An international team of scientists, led by researchers at Durham University in the United Kingdom, made the discovery using the Hubble Space Telescope and the European Southern Observatory's Very Large Telescope to view the simultaneous collision of four distant galaxies at the center of a galaxy cluster 1.3 billion light-years away from Earth, according to press releases by the university and ESO.
The researchers' findings appear in Wednesday's edition of the journal Monthly Notices of the Royal Astronomical Society.
Researchers noticed that one dark matter clump appeared to be lagging behind the galaxy it surrounds. They said the clump was currently offset from its galaxy by 5,000 light-years (50,000 million km) - a distance it would take NASA's Voyager spacecraft 90 million years to travel.
Such an offset is predicted during collisions if dark matter interacts, even very slightly, with forces other than gravity. Computer simulations show that the extra friction from the collision would make the dark matter slow down, and eventually lag behind.
Scientists believe that all galaxies exist inside clumps of dark matter - called "dark" because it is thought to interact only with gravity, therefore making it invisible. Nobody knows what dark matter is, but it is believed to make up about 85 percent of the universe's mass. Without the constraining effect of its extra gravity, galaxies like our Milky Way would fling themselves apart as they spin.
In the latest study, the researchers were able to "see" the dark matter clump because of the distorting effect its mass has on the light from background galaxies - a technique called gravitational lensing. The researchers added that their finding potentially rules out the standard theory of cold dark matter, where dark matter interacts only with gravity.
According to the press release from Durham University, lead author Richard Massey, a Royal Society Research Fellow in Durham University's Institute for Computational Cosmology, said: "We used to think that dark matter sits around, minding its own business. But if it slowed down during this collision, this could be the first dynamical evidence that dark matter notices the world around it. Dark matter may not be completely 'dark' after all."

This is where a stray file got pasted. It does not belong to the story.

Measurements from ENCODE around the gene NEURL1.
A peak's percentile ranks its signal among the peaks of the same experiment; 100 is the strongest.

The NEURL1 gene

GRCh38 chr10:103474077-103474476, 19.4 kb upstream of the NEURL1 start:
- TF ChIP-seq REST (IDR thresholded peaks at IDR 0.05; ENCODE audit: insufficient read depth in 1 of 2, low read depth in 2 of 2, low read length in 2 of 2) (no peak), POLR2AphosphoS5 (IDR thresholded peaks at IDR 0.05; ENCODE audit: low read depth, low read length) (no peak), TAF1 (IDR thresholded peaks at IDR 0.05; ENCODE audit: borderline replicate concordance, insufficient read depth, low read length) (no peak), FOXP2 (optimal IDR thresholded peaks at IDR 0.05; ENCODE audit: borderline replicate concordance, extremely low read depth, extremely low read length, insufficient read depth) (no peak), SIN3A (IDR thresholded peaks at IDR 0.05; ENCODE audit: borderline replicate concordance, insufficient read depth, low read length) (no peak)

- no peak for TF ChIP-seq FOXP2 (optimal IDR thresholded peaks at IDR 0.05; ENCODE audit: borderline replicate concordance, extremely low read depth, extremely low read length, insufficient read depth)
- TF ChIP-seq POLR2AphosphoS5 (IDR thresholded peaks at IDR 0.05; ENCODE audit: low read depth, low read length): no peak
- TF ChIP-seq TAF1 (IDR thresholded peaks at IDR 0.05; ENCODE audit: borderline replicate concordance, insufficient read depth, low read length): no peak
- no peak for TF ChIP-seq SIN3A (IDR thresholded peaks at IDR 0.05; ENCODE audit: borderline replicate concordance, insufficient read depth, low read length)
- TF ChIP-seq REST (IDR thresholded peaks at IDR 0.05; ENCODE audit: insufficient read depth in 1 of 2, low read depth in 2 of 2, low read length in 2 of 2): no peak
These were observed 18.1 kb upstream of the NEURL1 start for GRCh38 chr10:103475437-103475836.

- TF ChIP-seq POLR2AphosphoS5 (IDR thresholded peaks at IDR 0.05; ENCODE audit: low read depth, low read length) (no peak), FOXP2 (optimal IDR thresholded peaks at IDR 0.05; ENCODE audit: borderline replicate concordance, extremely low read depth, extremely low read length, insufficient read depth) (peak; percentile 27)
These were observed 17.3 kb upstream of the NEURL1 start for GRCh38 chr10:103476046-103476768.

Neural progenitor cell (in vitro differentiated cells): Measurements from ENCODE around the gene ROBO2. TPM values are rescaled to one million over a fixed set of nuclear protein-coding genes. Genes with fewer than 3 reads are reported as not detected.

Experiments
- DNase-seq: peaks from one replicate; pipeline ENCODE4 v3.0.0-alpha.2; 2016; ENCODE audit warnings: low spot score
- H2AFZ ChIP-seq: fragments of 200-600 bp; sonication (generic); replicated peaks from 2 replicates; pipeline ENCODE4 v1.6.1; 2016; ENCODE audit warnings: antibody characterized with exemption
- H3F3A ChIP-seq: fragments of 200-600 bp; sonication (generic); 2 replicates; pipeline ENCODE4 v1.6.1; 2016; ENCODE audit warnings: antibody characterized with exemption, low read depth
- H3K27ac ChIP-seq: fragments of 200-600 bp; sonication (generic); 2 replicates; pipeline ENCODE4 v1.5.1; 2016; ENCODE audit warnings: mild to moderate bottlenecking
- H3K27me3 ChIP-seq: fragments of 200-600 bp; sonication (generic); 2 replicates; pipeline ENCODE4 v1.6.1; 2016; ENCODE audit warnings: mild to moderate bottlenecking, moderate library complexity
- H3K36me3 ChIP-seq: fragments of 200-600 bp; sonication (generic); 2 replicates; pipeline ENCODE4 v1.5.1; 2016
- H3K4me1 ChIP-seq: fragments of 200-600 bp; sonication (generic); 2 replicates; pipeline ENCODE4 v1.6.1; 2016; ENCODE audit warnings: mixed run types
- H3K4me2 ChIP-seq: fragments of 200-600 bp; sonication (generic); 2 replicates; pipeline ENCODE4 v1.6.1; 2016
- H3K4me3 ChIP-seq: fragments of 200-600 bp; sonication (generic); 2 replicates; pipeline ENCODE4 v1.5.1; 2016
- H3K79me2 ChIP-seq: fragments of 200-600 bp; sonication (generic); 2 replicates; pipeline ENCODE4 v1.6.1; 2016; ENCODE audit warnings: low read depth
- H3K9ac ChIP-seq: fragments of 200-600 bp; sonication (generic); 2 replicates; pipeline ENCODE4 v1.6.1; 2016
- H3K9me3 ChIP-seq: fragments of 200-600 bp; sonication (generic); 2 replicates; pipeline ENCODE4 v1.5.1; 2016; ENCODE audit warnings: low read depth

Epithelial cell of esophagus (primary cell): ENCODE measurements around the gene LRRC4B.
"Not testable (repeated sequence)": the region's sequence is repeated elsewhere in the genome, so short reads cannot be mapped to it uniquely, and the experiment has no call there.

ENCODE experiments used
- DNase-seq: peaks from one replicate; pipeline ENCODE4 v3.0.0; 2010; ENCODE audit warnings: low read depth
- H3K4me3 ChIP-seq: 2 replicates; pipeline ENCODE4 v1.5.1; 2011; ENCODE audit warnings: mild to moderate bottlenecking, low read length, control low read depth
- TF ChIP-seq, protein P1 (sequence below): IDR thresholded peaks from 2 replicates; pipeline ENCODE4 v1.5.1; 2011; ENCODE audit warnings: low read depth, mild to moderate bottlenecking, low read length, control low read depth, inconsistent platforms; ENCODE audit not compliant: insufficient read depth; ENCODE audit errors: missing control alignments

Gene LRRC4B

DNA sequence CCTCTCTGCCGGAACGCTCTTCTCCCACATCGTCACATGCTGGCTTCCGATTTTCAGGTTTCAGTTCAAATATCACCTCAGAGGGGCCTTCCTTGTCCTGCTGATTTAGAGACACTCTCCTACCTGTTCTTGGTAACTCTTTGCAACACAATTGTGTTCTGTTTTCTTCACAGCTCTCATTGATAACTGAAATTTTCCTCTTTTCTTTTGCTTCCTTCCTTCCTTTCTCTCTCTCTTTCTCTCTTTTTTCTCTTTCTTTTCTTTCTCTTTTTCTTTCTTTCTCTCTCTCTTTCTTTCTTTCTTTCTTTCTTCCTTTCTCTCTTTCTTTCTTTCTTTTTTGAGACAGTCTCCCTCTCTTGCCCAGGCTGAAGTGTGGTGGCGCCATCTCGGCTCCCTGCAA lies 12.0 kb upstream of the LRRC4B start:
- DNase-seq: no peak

"Our observation suggests that dark matter might be able to interact with more forces than just gravity," said team member Liliya Williams, of the University of Minnesota, according to the press release. "The parallel universe going on around us has just got interesting. The dark sector could contain rich physics and potentially complex behavior."
In March, Massey and his colleagues published observations showing that dark matter interacted very little during 72 collisions between galaxy clusters (each containing up to 1,000 galaxies). His latest research concerns the motion of individual galaxies. Researchers say that the collision between these galaxies could have lasted longer than the collisions observed in the previous study -- allowing even a small frictional force to build up over time.
Taken together, the two results bracket the behavior of dark matter for the first time. Dark matter interacts more than this, but less than that. Massey added: "We are finally homing in dark matter from above and below -- squeezing our knowledge from two directions. Dark matter, we're coming for you."
"The Behavior of Dark Matter Associated with 4 Bright Cluster Galaxies Located in the 10 kpc Core of Abell 3827," Richard Massey et al., Monthly Notices of the Royal Astronomical Society, 15 April 2015 [http://mnras.oxfordjournals.org/lookup/doi/10.1093/mnras/stv467 ]
The research was funded by the Royal Society, the Science and Technology Facilities Council and The Leverhulme Trust.